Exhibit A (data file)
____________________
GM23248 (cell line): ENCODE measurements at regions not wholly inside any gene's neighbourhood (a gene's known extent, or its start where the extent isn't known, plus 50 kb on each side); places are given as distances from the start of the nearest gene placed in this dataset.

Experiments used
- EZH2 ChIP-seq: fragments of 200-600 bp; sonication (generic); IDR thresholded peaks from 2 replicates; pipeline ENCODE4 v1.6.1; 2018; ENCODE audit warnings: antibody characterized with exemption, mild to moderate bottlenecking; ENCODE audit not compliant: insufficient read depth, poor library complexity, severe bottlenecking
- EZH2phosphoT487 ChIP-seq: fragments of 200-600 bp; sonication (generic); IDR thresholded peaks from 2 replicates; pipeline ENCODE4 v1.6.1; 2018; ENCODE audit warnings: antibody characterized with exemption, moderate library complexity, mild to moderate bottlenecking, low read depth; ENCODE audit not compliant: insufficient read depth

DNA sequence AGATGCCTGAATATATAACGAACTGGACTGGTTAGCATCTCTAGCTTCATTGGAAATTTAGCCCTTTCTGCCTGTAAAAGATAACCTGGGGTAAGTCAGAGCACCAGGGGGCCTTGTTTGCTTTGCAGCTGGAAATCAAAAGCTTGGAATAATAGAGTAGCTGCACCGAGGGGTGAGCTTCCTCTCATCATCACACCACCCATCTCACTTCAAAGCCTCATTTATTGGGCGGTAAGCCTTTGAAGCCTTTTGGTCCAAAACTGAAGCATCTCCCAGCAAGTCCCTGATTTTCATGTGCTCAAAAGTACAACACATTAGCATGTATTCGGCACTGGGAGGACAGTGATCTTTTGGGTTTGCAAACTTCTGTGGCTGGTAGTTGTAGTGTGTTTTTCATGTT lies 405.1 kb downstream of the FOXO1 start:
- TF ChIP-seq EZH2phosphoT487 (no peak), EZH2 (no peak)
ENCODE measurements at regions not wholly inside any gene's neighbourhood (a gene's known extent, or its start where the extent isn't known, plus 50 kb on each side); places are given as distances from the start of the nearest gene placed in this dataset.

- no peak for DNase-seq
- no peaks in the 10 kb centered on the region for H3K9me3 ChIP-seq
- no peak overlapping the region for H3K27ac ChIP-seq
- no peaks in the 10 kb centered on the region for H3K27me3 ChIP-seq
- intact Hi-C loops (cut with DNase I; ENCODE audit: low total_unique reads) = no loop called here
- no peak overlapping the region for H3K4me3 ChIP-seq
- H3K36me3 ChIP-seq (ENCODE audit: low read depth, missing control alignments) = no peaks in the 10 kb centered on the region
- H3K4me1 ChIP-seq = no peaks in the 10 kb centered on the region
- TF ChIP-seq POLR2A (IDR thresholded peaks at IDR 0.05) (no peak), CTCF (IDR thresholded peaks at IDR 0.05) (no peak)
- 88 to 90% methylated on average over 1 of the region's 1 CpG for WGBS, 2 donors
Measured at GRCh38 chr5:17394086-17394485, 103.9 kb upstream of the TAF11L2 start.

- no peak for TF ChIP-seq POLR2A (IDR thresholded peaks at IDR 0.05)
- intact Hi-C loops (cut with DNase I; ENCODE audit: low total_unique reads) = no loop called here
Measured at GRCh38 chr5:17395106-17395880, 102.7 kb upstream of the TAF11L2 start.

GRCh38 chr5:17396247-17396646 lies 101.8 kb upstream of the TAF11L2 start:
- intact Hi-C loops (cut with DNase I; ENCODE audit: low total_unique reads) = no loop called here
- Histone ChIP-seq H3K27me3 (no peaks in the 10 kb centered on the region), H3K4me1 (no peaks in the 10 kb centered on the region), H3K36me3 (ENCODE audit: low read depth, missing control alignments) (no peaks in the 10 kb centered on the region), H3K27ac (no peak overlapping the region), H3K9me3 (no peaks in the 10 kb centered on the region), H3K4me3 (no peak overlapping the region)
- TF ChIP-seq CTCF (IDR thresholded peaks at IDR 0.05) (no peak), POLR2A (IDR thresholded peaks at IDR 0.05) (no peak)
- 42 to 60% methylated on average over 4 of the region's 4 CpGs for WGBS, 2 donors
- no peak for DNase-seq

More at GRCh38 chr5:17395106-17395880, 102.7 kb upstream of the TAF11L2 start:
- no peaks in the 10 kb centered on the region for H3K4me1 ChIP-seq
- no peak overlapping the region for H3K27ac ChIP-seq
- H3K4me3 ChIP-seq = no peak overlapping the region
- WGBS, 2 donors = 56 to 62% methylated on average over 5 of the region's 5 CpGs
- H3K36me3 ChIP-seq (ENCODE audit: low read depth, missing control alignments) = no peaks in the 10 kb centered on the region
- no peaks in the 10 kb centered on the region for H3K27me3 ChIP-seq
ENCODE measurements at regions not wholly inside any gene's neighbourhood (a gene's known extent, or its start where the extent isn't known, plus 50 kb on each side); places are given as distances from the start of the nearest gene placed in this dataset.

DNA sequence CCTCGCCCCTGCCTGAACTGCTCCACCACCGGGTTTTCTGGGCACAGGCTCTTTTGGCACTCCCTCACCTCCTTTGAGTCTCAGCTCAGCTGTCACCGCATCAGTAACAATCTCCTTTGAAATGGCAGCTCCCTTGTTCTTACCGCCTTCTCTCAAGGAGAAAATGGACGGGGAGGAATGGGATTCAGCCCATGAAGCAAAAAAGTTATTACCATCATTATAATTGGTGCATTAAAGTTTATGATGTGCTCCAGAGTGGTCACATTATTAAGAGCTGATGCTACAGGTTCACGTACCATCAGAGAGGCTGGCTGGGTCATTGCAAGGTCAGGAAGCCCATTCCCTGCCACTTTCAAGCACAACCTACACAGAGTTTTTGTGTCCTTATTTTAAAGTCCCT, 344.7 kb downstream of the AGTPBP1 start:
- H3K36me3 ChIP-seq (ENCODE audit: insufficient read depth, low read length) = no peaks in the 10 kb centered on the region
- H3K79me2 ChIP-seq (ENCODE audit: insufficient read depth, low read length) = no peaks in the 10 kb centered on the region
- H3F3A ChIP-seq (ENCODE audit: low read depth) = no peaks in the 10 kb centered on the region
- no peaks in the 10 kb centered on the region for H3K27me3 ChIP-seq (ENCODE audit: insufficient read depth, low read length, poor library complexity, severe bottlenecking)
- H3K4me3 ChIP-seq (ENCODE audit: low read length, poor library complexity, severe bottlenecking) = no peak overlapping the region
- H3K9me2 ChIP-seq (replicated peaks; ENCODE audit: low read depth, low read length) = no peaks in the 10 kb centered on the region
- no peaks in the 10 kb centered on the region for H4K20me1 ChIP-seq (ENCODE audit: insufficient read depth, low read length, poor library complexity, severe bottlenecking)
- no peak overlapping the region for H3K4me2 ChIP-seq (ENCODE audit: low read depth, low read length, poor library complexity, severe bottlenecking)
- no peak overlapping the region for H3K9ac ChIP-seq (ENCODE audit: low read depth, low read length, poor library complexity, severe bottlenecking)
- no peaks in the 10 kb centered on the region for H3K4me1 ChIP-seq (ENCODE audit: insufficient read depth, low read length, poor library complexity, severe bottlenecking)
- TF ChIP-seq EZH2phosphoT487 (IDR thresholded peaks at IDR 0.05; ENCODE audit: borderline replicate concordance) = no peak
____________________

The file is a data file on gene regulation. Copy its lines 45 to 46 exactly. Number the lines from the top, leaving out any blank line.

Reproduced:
- no peak overlapping the region for H3K9ac ChIP-seq (ENCODE audit: low read depth, low read length, poor library complexity, severe bottlenecking)
- no peaks in the 10 kb centered on the region for H3K4me1 ChIP-seq (ENCODE audit: insufficient read depth, low read length, poor library complexity, severe bottlenecking)